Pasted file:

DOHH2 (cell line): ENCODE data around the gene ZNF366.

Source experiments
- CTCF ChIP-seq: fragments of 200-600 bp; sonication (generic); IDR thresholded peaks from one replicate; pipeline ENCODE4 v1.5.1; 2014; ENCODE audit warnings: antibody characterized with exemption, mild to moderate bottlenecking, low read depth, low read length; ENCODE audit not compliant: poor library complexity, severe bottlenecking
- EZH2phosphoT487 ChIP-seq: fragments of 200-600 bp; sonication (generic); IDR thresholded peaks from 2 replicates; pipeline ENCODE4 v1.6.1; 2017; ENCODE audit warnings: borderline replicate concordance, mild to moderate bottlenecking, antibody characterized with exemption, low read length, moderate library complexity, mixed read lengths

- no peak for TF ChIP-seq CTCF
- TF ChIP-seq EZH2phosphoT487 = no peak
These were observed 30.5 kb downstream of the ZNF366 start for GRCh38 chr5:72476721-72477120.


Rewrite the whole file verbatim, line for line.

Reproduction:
DOHH2 (cell line): ENCODE data around the gene ZNF366.

Source experiments
- CTCF ChIP-seq: fragments of 200-600 bp; sonication (generic); IDR thresholded peaks from one replicate; pipeline ENCODE4 v1.5.1; 2014; ENCODE audit warnings: antibody characterized with exemption, mild to moderate bottlenecking, low read depth, low read length; ENCODE audit not compliant: poor library complexity, severe bottlenecking
- EZH2phosphoT487 ChIP-seq: fragments of 200-600 bp; sonication (generic); IDR thresholded peaks from 2 replicates; pipeline ENCODE4 v1.6.1; 2017; ENCODE audit warnings: borderline replicate concordance, mild to moderate bottlenecking, antibody characterized with exemption, low read length, moderate library complexity, mixed read lengths

- no peak for TF ChIP-seq CTCF
- TF ChIP-seq EZH2phosphoT487 = no peak
These were observed 30.5 kb downstream of the ZNF366 start for GRCh38 chr5:72476721-72477120.